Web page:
This goes to show you that the scale is using the bioimpedance, but it estimates everything based upon factors. If you read the guide it states that some of the measurements are based upon studies. Like the BMR is based upon some famous study or something....

The scale has always measured my weight consistently. I'll get on the scale weigh myself and then get off and immediately weigh myself again and the weight is the same. HOWEVER, i've weighed myself a few times within a minute and I notice that the body fat%, muscle%, etc. are ALL DIFFERENT. The weight was always the same, but the body fat% was 1/2% off???? the time between weighings was about 10 seconds!!!! I kept doing this over and over and noticed that my body fat% could swing by as much as 1% +/-. More proof this thing is inaccurate.

As this thing goes for over $100 I wouldn't recommend anyone getting it. Unless you really really want to monitor your progress. For example, if your on a diet, you could monitor your progress with this scale, just know that its not the most accurate thing and that the readings are really just BALLPARK. If I could do it all over again, I would buy a Tanita scale, but not this top of the line one, I would get the mid grade were you would still get the fat%, less some of the other features, like metabolic age....I mean who needs that??? And what would you do with it? And of course you would save some money.

PROS: Accurate in reading body weight. Lots of features.

CONS: fat%, muscle%, etc. are all based upon bioimpedance and assumptions according to the info you enter into the scale. So it's not truly accurate. Most of the features are really useless.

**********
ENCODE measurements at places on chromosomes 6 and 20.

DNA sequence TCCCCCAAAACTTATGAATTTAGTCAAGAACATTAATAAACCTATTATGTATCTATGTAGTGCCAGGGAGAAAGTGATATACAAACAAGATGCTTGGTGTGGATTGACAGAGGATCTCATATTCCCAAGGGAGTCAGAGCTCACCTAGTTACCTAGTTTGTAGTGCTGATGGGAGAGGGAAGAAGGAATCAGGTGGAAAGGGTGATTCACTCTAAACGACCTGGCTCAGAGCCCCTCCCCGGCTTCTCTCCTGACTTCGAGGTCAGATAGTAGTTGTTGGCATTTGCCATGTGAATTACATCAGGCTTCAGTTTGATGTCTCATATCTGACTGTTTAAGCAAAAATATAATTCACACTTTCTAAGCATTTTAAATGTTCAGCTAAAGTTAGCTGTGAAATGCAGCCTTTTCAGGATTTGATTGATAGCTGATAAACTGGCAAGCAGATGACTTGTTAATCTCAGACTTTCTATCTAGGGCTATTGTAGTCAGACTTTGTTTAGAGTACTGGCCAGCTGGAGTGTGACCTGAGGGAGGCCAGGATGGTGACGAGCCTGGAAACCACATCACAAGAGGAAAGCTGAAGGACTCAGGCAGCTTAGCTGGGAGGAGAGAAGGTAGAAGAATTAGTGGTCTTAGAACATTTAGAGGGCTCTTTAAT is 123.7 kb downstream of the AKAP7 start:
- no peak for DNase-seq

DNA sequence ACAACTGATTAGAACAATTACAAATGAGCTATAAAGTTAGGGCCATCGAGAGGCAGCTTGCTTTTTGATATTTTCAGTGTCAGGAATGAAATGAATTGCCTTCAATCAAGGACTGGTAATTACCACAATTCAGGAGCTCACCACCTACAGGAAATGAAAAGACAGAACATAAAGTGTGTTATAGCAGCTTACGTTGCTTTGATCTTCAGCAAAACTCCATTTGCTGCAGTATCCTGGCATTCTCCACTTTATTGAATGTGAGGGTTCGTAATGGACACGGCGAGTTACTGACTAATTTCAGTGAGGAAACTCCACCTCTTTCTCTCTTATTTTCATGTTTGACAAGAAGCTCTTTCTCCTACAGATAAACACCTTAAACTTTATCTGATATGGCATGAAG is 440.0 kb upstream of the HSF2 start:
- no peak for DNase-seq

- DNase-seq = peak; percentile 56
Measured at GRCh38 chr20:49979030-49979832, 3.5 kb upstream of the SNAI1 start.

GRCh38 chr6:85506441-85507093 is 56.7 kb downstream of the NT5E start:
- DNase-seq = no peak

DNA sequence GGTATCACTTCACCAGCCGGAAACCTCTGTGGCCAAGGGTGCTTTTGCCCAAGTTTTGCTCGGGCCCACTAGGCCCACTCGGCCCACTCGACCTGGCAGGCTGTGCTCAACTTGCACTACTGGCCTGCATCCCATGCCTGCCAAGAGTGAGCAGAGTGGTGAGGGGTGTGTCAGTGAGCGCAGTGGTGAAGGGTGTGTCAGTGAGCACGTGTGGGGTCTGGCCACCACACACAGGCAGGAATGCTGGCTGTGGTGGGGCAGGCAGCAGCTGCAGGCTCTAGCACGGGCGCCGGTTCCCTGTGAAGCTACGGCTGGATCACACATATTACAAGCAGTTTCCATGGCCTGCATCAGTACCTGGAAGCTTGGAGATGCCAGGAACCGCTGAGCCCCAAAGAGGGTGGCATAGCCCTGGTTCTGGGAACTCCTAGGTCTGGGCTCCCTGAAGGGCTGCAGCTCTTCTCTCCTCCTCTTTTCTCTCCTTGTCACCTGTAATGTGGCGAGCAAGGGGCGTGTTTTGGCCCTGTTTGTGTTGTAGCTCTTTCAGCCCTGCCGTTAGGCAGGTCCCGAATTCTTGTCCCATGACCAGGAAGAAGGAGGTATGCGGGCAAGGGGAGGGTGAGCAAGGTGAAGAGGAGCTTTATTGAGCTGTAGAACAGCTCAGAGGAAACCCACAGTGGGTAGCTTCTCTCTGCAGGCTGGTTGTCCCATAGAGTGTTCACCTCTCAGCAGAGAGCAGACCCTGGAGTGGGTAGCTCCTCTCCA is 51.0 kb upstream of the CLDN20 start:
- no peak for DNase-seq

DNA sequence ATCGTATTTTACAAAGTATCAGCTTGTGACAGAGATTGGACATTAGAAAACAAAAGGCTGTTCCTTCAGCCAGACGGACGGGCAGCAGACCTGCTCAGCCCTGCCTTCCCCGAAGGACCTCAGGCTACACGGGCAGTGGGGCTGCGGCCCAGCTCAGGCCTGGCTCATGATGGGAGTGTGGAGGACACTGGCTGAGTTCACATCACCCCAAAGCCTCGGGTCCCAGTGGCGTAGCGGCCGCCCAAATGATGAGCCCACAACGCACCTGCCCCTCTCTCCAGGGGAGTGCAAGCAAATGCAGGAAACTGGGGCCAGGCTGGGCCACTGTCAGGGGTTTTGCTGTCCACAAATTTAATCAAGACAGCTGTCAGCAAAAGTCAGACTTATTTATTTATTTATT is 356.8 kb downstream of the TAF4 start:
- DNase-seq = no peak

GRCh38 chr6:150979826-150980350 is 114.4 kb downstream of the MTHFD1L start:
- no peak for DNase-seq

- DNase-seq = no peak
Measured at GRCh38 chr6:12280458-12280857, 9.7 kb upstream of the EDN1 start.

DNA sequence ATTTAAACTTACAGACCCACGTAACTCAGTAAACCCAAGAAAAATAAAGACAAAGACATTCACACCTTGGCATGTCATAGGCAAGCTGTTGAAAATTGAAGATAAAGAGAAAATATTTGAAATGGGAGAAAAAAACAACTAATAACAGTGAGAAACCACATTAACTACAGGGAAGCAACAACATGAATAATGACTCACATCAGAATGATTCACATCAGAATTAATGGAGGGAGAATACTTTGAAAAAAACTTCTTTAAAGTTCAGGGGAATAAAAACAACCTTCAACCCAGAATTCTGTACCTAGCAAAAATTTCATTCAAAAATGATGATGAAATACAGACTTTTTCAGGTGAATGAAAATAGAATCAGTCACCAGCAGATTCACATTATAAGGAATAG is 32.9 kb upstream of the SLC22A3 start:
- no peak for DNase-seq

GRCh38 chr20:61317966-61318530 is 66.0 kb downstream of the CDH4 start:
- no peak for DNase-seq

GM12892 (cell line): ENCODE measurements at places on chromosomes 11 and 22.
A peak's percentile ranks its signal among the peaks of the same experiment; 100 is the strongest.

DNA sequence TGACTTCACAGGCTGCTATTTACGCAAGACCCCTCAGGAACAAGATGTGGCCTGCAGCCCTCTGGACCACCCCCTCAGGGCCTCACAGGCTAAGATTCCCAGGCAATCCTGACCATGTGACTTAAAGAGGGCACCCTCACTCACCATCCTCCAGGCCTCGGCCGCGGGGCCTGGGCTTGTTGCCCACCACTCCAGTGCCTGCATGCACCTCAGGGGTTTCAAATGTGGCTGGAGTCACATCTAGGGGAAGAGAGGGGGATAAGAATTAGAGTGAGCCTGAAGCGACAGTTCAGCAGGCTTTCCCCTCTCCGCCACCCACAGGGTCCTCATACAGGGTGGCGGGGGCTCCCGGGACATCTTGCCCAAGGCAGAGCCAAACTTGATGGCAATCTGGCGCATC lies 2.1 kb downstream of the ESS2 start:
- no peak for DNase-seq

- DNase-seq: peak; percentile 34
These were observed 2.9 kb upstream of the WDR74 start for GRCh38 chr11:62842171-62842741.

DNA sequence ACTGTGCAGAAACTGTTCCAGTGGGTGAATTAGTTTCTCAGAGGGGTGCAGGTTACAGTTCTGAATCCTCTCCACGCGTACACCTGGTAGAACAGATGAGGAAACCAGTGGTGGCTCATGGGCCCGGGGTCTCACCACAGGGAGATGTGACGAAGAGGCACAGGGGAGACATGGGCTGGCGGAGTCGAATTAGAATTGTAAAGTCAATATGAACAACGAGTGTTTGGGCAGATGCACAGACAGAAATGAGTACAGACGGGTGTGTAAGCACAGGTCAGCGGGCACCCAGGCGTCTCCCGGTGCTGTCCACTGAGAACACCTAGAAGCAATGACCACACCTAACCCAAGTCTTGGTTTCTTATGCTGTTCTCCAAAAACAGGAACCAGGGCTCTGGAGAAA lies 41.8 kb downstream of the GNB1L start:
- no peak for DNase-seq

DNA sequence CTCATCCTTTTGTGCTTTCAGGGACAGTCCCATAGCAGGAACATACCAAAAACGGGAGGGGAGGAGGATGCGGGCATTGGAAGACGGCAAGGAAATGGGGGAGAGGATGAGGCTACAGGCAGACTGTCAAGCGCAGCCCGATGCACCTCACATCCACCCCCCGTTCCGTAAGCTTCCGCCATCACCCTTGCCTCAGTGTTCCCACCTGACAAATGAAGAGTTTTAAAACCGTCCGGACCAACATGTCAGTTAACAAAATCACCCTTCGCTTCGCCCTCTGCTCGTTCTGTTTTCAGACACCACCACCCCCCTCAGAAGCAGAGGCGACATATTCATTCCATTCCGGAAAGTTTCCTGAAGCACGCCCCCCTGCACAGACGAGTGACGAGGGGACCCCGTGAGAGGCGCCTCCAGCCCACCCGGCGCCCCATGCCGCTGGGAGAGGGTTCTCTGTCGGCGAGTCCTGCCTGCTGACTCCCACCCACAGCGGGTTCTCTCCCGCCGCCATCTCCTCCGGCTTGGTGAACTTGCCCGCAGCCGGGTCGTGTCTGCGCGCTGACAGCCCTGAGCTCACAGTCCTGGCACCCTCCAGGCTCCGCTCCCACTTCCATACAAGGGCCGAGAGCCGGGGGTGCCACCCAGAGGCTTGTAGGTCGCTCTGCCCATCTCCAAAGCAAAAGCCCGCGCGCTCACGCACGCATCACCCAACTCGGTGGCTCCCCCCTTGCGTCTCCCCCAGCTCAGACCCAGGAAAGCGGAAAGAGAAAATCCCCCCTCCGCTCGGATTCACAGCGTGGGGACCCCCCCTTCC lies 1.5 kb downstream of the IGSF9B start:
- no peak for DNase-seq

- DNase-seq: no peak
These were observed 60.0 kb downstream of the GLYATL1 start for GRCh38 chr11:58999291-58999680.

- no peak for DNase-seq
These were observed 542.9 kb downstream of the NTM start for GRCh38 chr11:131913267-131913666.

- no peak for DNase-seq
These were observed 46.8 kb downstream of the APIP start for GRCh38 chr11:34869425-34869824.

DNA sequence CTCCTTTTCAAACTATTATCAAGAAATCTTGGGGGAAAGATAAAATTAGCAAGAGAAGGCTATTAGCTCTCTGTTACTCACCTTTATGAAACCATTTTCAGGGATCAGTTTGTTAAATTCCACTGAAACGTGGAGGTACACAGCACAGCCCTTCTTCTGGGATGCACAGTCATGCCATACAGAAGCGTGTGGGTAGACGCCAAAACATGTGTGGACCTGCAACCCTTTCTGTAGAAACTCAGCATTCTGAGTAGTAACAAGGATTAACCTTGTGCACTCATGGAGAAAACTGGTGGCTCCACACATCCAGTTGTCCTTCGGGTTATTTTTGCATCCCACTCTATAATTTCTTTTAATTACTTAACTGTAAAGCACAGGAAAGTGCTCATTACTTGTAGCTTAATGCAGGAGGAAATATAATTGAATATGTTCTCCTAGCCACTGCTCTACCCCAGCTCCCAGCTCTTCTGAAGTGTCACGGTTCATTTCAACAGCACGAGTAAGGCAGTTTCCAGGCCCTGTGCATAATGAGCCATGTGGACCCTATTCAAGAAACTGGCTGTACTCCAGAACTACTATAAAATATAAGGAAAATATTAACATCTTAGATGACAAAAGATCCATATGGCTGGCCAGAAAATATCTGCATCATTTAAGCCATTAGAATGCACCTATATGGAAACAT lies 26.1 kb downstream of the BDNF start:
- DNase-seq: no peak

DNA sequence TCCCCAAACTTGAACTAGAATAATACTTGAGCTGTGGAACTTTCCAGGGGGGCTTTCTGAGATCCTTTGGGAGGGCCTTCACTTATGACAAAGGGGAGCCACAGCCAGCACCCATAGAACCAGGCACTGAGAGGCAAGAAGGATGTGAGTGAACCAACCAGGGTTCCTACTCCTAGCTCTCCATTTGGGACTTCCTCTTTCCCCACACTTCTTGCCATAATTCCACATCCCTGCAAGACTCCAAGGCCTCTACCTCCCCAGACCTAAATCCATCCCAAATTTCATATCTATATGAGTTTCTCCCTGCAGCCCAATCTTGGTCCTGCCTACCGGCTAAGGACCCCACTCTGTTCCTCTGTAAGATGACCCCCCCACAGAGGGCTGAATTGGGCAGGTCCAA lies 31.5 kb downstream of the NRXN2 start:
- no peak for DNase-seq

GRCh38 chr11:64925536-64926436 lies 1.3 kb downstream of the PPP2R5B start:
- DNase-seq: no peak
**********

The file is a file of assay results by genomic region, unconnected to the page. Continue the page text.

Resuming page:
BOTTOM LINE: Not worth the $100+ in my opinion. If fat% is important, your better off just getting a Tanita scale, but a mid-grade model that reads weight, fat% and muscle%. It's really all you need.
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on May 22, 2008
Be wary of Tanita and their warranty claims. The product itself was decent, and fairly accurate, however Tanita is not a company that prides itself in customer service and product support. I used my scale in a normal bathroom environment, and after just 3 months you could see evaporation underneath the screen. I don't know if a gasket had a crack in it, or what the issue might have been, but the unit couldn't withstand the normal humidity of a bathroom. In fact, the unit was a good 20 feet from any active water, like a shower and tub.

I shipped the unit in, and without even so much as a courtesy call, the "customer service manager" returned my unit with a note that my warranty claim was refused, even though I had spoken to someone before about the issue, and said it would be replaced no problem. The customer service manager was nice enough, but said that even though it was well within the boundaries of his discretion, he was going to refuse the claim, because they refuse all like claims regarding evaporation. He even admitted that it happens fairly often.

Stay away.

His recommendation? Buy another Tanita, and not place it in the bathroom. Right.